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A letter to my students: I still have hope because of you — now vote

In disturbing times, with midterm elections near, a UC Berkeley professor of economics tells her students to do what they can to shape the world the way they want it to be

Martha Olney
Martha Olney is a teaching professor of economics at UC Berkeley. (UC Berkeley photo)

Martha Olney, a teaching professor in UC Berkeley’s Department of Economics, sent this letter to her students earlier this week:  

In my years as a faculty member, there have been times when I’ve been able to dig down and offer wisdom to you all. Sometimes it is wisdom borne from experience: my brother died suddenly when I was in my early 30s, my wife had breast cancer, I grew up in a different era and have too many experiences of sexual harassment to even remember them all, I vividly remember 9/11. Sometimes it is wisdom derived from my philosophy/theology of life: I truly believe that we are all loved and lovable simply by our existence, I believe you are worthy independent of any external measures, I believe life is about striving to become the person we were created to be.

Martha OlneyAnd sometimes, I feel that I don’t have much to offer. Like now.

So let me see what falls out of my fingers and onto the page. Perhaps I can offer something useful.

Even before yesterday’s horrific shooting at a Jewish synagogue in Pittsburgh PA, the week had left many of us reeling. The dozen or so bombs sent to a former president and others. The targeted shooting of two black individuals at the grocery store in Jeffersontown (outside Louisville, KY), which we later learned was the target location only because the shooter had found the doors of the nearby First Baptist Church locked. And that’s just this week. Parkland. Pulse. Vegas. Charleston. The list has grown too long.

In any moment, each of us needs to decide for ourselves what we can and will do. I’m not talking about those damned “active shooter drills” you all had to do in high school. I mean something larger.

For some of us, we need today to put on emotional blinders, focus on something else, filter out the news, take care of ourselves first and foremost. If that’s where you are today, tomorrow, yesterday, that’s ok. Be sure you know ways to care for yourself. Call home. Don’t call home. Go to Tang, third floor, Counseling & Psych services, talk to someone. Or don’t. Go for a walk with a friend. Go find a dog to pet. Do something else altogether. Whatever methods of self-care are effective for you, practice those.

I keep looking at all the Halloween decorations on the houses between campus and home, so many more than I remember from previous years. I think a lot of us are engaging in escapism right now. Whatever methods of self-care you need to practice, do so. Take care of you.

Be mindful as well of those around you. I took the Pulse shooting very personally. I appreciated that some straight friends reached out because they were aware that the Pulse shooting was particularly hard for those of us who are gay or lesbian. It’s been a hell of a week. Check in on your friends. Be sure they’re doing ok. Offer to walk with them down to Tang if need be. Understand if they simply can’t think about any of it today. Or tomorrow.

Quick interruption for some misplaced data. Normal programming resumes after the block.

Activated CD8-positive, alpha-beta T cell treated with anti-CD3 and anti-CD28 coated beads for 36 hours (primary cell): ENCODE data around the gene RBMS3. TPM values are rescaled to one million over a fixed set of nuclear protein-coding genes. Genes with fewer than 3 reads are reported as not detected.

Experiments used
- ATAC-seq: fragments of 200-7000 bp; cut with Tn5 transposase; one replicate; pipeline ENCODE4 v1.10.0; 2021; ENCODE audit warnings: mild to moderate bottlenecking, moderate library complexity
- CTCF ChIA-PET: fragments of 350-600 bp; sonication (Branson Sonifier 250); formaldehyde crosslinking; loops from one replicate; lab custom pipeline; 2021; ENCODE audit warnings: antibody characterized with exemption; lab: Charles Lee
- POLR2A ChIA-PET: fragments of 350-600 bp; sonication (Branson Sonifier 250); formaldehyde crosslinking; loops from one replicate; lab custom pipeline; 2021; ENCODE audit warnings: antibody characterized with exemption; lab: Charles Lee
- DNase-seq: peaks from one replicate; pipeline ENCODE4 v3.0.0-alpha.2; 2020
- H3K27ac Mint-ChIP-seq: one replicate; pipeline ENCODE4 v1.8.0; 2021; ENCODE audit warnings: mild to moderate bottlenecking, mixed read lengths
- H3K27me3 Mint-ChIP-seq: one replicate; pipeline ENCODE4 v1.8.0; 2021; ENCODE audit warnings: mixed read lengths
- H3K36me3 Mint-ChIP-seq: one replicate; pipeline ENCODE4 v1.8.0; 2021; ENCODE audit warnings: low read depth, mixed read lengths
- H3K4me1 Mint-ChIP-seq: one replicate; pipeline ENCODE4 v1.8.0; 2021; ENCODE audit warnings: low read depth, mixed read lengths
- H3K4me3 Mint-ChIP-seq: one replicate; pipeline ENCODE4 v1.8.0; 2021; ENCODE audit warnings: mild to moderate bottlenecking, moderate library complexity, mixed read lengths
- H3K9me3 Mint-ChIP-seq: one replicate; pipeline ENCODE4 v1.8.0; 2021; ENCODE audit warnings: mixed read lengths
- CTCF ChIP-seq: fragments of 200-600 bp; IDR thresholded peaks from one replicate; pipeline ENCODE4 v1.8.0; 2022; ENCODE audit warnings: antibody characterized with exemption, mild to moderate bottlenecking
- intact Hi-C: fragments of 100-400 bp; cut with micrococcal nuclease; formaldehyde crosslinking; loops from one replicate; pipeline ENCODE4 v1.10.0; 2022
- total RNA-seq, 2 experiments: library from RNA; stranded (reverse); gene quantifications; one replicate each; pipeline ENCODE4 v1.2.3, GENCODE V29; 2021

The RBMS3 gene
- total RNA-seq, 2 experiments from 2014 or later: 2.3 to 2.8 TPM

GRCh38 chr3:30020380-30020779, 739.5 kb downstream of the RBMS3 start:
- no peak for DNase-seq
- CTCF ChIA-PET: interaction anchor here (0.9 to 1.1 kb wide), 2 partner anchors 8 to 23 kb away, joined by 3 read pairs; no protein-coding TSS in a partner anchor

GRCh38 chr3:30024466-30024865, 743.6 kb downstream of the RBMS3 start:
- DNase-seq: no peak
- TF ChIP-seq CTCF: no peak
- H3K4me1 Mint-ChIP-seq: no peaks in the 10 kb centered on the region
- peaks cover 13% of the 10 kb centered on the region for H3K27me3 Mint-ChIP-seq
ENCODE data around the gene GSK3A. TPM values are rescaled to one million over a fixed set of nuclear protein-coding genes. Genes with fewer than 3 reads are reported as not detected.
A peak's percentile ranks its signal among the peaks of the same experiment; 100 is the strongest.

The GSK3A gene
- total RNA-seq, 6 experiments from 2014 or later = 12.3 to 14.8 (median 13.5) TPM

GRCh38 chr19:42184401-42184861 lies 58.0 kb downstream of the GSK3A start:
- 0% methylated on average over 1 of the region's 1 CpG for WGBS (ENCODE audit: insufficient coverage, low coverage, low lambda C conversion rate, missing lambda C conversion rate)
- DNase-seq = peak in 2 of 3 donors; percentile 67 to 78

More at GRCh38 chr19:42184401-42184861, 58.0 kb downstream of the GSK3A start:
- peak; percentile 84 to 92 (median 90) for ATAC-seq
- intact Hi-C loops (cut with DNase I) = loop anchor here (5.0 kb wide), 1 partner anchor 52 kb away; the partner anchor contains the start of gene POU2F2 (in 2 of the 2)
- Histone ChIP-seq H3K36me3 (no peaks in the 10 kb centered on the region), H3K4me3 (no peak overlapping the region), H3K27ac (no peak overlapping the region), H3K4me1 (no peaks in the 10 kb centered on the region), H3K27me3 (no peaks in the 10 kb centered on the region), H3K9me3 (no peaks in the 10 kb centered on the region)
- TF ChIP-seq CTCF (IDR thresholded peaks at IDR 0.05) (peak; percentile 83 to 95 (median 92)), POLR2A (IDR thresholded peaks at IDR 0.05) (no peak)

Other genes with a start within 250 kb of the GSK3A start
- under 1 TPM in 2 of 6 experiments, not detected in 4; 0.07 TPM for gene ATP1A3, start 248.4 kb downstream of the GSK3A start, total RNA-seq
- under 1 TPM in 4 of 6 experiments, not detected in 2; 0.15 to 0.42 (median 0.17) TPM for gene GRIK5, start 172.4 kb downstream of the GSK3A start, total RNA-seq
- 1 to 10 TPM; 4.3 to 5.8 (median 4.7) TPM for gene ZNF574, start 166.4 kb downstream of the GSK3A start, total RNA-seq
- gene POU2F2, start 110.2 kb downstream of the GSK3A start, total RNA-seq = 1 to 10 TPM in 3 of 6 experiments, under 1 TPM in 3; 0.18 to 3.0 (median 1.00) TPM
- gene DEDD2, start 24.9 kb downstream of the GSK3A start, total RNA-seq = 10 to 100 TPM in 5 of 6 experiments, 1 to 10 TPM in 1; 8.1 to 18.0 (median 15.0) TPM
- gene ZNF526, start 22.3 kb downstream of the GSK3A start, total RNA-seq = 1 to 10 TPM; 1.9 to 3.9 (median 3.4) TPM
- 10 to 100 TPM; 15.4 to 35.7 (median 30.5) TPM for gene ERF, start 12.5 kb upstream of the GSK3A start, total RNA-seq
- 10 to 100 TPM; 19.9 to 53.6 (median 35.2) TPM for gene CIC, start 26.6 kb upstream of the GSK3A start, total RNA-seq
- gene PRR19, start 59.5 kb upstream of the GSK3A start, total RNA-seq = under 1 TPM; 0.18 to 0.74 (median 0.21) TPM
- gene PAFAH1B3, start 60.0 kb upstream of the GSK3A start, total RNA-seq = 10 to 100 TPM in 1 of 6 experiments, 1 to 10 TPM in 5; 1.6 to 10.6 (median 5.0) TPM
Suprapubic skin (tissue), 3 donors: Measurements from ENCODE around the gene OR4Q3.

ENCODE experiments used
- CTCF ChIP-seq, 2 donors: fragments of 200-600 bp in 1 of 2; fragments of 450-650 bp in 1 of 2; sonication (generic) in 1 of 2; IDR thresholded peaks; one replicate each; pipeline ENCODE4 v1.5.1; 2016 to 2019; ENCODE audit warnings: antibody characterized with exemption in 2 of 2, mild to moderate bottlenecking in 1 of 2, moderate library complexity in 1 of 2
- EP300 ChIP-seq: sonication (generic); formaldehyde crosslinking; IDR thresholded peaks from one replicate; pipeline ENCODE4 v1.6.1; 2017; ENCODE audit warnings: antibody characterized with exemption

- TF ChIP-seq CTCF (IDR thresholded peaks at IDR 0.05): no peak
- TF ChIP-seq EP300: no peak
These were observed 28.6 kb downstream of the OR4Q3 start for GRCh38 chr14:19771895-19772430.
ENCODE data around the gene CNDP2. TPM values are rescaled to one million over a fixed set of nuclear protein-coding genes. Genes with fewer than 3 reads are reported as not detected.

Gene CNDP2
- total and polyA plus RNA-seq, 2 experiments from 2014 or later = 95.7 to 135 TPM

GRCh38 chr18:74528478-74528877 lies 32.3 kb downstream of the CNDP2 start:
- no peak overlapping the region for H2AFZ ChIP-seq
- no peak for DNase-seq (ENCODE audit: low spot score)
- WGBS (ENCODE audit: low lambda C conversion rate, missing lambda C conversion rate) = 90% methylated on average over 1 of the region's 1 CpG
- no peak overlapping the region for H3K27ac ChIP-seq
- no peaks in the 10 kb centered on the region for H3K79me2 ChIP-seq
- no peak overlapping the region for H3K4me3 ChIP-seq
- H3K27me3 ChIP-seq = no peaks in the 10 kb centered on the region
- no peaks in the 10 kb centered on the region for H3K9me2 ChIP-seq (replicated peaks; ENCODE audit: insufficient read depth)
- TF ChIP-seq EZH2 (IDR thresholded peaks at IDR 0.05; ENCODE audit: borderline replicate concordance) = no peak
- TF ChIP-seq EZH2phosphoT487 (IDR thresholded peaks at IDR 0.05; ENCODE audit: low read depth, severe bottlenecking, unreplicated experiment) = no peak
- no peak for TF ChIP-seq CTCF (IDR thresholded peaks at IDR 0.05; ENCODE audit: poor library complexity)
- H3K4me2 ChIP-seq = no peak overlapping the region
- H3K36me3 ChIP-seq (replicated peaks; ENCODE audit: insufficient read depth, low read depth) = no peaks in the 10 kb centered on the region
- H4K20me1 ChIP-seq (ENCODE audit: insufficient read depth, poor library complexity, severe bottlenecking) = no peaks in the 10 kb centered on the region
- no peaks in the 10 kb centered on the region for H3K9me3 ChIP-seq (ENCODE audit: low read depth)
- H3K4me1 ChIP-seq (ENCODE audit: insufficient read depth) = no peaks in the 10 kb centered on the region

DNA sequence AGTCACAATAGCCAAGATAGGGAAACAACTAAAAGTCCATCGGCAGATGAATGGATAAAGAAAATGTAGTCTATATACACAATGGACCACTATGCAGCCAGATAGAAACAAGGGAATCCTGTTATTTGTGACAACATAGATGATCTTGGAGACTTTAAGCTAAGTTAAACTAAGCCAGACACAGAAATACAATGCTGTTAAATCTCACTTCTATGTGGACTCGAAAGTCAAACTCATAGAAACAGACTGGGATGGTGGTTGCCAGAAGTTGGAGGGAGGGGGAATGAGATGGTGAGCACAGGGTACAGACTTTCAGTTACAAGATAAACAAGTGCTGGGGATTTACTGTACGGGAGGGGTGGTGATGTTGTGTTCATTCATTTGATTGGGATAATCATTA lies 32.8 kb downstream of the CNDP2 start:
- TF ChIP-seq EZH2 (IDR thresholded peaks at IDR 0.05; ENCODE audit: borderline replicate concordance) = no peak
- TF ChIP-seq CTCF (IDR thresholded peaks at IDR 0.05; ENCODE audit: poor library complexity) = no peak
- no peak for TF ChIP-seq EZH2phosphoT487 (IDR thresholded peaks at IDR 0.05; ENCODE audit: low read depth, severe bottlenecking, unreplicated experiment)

For others of us, we need to confront what’s happening directly. Perhaps get involved, do something. I imagine you’re tired of hearing me say it, but you Simply Must Vote. That is how, in our representative democracy, laws are changed. Or not changed, whatever your preference. I don’t presume to know how you would vote. But I do think that we need everyone actively engaged in voting so that the changes that are made are truly a reflection of what we all as society want.

Do you really want climate change policy determined by the votes of people who are going to be dead anyway by 2040 or 2050?

You may want to join a vigil. You may want to get out the vote. You may want to protest. However you want to get involved, do so using the skills and knowledge you are obtaining here. Use critical thinking. Understand the role of assumptions in arguments. Identify key assumptions. Challenge assumptions, not conclusions. The conclusions flow from the assumptions, so start with the assumptions.

And if getting involved is what you want to do, be mindful that not everyone is in that same place. There will be days, weeks, months, years, when even you — activist you — will need a break. If that’s where some others are today, so be it. Make your voice heard, aware that you are speaking for those who, today, cannot.

The times we live in are, to me, disturbing and sometimes scary times. Getting discouraged is easier than I wish. Being optimistic in the moment is sometimes impossible. Many moments in recent days have been hard.

But when I look to the future, I still have hope. I have hope because of you. Because I believe that you will not let our future be taken. Because I believe that you are here, at Berkeley, getting a Berkeley education, becoming a Golden Bear, for a reason. Because I believe that you will use what you learn here to make the world a better place for all. Because I believe in you.


If you need a stamp for your ballot, I’m bringing stamps tomorrow.

The midterm is on election day, so vote early by mail. If you live in Alameda County, you can deposit your signed ballot in the box on Sproul plaza. If you live outside Alameda County, sign the envelope, put stamp(s) on it, and put it in a mailbox. If you need stamps, I am bringing stamps to class tomorrow. To get free stamps from me, ballots must be completed, envelopes signed, and ready to mail. I’ll then give you stamps. You can then drop your signed & stamped ballot in the mailbox near Barrows/Sproul or outside Evans. I can’t legally mail your ballot, but I can give you stamps.

Prof. Olney